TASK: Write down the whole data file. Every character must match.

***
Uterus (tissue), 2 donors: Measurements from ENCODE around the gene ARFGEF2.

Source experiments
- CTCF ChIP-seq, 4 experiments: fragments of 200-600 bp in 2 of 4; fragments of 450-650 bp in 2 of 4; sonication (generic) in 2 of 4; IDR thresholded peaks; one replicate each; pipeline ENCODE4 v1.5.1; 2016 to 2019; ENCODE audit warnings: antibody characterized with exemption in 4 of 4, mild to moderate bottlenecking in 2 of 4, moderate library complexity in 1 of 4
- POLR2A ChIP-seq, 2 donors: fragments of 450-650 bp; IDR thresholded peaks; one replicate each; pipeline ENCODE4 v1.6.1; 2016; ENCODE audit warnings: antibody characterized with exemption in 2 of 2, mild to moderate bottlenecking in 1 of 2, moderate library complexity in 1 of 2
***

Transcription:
Uterus (tissue), 2 donors: Measurements from ENCODE around the gene ARFGEF2.

Source experiments
- CTCF ChIP-seq, 4 experiments: fragments of 200-600 bp in 2 of 4; fragments of 450-650 bp in 2 of 4; sonication (generic) in 2 of 4; IDR thresholded peaks; one replicate each; pipeline ENCODE4 v1.5.1; 2016 to 2019; ENCODE audit warnings: antibody characterized with exemption in 4 of 4, mild to moderate bottlenecking in 2 of 4, moderate library complexity in 1 of 4
- POLR2A ChIP-seq, 2 donors: fragments of 450-650 bp; IDR thresholded peaks; one replicate each; pipeline ENCODE4 v1.6.1; 2016; ENCODE audit warnings: antibody characterized with exemption in 2 of 2, mild to moderate bottlenecking in 1 of 2, moderate library complexity in 1 of 2